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Russian embassy gatherings reflect rage and defiance after Navalny killing

It started with a lone woman lighting candles opposite the Russian Embassy in Notting Hill on Friday afternoon. By the evening, there were hundreds massing on pavements along Bayswater Road.

Only hours had passed since the news first emerged that Alexei Navalny, President Vladimir Putin’s most outspoken opponent, had died in the Siberian penal colony in which he had been incarcerated.

No-one there had any doubt that whatever claims the Kremlin might make, he had been murdered.

The gathering seemed predominantly Russian, although plenty of English-speaking support was in evidence.

Speakers using a megaphone to address the assembled throng, numbering perhaps 500 or so, made speeches in Russian. Marshals keeping order, along with Met officers, spoke Russian.

The message from everyone was unanimous and clearly directed towards the building across the road: ‘Putin is a Murderer’ and ‘Putin is a Killer’. They chanted those mantras.

They laid candles and flowers around images of Navalny. They held placards aloft with the words ‘Don’t give up’ – quoting the defiant message Navalny himself relayed to supporters via a much-seen documentary in which he proclaimed that, in the event, of his death, the Russian people should not give up the dream of ousting Putin and setting themselves free of the tyrannical regime in their homeland.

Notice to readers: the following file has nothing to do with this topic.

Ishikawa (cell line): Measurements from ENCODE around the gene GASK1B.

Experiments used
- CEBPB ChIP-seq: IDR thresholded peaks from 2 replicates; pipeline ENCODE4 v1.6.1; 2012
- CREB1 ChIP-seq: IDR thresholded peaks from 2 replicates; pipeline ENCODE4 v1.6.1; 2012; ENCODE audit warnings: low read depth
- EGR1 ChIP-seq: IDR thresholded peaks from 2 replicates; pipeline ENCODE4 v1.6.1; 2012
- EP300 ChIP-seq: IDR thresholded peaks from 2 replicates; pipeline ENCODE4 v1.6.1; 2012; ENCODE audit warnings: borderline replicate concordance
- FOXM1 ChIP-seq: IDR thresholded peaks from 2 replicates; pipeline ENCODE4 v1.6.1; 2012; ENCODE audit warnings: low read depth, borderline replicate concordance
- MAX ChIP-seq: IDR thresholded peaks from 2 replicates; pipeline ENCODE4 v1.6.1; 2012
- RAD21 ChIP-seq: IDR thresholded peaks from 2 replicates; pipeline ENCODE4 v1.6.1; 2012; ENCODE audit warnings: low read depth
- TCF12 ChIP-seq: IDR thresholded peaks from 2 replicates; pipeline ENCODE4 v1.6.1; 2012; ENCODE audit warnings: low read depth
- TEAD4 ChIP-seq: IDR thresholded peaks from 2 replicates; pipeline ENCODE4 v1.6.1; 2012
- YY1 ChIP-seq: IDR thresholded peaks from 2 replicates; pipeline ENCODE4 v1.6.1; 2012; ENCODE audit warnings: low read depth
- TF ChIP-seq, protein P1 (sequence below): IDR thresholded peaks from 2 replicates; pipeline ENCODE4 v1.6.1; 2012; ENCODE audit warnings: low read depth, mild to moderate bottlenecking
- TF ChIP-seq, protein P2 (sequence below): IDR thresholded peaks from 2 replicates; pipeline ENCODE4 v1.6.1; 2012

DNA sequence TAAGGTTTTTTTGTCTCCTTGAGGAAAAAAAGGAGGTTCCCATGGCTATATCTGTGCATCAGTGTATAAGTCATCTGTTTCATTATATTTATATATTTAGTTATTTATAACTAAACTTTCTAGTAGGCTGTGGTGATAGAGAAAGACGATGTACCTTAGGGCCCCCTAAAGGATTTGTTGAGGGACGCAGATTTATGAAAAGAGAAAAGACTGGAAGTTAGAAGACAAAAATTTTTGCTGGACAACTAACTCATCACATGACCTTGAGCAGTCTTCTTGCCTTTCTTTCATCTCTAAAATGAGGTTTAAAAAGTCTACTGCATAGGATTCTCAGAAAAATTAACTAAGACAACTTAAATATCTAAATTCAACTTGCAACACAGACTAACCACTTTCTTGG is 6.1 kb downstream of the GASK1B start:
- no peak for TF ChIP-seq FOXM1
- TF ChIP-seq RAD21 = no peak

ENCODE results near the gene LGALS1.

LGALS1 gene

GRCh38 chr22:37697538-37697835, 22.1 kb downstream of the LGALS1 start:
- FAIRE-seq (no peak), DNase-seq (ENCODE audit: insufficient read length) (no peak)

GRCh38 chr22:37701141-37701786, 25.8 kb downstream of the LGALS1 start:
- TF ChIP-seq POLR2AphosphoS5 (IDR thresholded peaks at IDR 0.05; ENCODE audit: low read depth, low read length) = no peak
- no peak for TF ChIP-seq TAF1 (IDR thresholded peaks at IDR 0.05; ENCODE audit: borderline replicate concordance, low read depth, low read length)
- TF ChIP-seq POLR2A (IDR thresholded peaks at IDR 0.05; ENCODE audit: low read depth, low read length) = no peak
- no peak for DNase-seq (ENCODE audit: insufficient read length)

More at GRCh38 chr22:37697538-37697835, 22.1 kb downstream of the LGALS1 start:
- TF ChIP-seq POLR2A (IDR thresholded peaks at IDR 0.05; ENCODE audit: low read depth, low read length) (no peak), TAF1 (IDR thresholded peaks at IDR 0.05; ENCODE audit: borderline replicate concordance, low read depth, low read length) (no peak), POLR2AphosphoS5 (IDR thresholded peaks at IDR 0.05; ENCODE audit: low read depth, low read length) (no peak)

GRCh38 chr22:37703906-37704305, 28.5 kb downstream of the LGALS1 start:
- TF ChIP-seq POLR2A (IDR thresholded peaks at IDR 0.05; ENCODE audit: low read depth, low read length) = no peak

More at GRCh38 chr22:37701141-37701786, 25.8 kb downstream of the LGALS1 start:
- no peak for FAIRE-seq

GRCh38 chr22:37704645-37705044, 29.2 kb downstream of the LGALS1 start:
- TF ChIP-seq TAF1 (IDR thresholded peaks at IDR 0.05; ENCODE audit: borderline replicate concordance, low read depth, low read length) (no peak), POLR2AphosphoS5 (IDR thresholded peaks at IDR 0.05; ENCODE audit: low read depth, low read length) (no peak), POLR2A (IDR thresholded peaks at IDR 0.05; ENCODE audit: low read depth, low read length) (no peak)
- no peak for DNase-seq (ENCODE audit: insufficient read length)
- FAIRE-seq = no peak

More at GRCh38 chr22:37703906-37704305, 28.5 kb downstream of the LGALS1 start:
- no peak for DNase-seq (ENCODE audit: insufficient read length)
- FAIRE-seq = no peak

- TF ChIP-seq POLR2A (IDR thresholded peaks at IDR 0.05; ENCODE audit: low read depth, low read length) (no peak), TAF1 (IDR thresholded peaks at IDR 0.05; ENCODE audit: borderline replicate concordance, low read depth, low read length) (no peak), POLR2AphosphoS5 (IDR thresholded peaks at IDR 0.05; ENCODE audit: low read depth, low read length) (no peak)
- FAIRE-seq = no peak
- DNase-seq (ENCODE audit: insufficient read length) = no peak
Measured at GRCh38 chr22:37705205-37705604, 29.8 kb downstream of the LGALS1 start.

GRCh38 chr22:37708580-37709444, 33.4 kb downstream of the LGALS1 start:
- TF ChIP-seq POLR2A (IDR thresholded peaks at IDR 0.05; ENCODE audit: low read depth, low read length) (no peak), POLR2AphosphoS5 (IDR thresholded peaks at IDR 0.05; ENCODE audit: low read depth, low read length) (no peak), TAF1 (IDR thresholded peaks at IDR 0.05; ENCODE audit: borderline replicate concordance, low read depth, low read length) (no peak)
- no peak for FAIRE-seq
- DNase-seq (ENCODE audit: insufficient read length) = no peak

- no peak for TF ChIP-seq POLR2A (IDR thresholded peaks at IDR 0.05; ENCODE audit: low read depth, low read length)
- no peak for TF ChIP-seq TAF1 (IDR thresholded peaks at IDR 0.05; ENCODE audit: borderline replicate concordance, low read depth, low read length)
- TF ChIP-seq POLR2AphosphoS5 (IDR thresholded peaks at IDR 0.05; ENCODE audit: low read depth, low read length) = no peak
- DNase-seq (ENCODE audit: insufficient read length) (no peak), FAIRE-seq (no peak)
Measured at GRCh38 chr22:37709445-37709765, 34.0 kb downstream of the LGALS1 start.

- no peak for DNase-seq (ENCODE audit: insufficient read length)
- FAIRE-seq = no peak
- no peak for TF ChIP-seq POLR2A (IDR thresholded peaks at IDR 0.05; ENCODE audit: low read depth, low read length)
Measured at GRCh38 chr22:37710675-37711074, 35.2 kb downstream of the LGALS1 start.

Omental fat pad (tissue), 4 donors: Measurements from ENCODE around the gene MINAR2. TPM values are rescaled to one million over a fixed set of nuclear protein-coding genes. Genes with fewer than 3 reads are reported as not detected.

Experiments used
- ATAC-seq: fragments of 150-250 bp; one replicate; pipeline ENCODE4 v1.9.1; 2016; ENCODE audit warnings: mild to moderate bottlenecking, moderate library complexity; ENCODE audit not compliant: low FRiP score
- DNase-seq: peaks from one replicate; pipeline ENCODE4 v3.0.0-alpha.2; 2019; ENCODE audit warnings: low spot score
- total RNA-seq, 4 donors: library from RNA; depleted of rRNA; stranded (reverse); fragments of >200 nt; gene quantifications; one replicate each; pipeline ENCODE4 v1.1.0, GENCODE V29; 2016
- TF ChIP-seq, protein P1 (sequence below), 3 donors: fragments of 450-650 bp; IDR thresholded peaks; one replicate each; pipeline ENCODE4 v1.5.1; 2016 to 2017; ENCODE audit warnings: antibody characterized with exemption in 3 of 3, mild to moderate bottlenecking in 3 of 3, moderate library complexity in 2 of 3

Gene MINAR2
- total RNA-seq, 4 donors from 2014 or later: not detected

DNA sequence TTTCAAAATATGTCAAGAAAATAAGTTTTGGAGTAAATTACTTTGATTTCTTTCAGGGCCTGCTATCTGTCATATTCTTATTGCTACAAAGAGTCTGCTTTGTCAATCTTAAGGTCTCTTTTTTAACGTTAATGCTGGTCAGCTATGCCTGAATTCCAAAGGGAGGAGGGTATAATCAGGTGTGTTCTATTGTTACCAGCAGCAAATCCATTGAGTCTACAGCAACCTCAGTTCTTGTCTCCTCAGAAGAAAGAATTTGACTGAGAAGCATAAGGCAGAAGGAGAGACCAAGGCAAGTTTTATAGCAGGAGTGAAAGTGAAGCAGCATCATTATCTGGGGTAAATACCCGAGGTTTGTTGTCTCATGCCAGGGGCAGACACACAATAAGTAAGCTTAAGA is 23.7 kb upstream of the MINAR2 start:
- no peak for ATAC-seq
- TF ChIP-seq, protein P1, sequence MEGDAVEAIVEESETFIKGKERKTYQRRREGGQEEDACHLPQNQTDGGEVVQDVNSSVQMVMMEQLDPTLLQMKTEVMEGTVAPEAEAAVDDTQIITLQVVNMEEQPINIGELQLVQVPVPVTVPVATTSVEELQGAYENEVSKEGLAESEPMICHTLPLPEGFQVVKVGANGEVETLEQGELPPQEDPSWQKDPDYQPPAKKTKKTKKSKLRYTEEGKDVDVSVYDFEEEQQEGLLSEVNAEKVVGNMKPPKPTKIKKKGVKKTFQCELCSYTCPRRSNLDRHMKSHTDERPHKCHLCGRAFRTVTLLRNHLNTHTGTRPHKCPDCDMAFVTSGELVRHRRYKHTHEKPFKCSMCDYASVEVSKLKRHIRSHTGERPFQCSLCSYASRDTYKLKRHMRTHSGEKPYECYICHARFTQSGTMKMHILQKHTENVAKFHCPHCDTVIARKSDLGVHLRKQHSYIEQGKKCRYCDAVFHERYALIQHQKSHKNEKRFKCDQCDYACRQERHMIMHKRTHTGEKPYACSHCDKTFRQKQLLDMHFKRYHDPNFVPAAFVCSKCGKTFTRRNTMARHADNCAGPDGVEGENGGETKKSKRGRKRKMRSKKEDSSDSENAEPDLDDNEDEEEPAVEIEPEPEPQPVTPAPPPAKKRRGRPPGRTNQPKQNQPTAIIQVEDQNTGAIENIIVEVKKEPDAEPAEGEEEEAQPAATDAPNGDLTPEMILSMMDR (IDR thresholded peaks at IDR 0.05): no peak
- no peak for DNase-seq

Several in attendance were clad in blue and white flags – the Russian flag minus the red of bloodshed, as they see it – which has come to symbolise an anti-war, anti-tyranny message of those fighting for a return to democracy and an end to oppression back home.

On the plaque at the entrance to to the consular section of the embassy, someone had daubed red handprints – the message to those inside unmistakable.

Some stood silently in quiet contemplation, others animated the crowd with passionate speeches. Passing motorists beeped their horns in solidarity.

In Russia, such protests and gatherings were being met with a fierce clampdown over the weekend, with arrests and detentions of many daring to mark the former lawyer’s death with any gesture of grief or solidarity.

Messages on social media were warning even those attending the Bayswater Road gathering they could face consequences on their return to Russia. Several chose to attend with face coverings, clearly attempting to avoid identification in the event they were being filmed.

The following day, activists projected a giant image of Navalny across the embassy walls. It was a message that the death of a man who had given them hope would remain a rallying focal point.

Navalny, like so many who have crossed Putin, has joined a list of those killed or died mysteriously: Alexander Litvinenko, Boris Nemtsov, the journalist Anna Politkovskaya, the oligarch Boris Berezovsky. Even Putin’s ertswhile mercenary ally Yevzeny Prigozhin.

The charismatic 47-year-old survived one assassination attempt by Novichok poisoning in 2020 – the same substance which almost killed Sergi Skripal and his daughter Yulia in Salisbury in 2018 – but after three years in jail following his return to Moscow, he also became a victim of the brutal dictator.

(All Pictures: Yann Tear)



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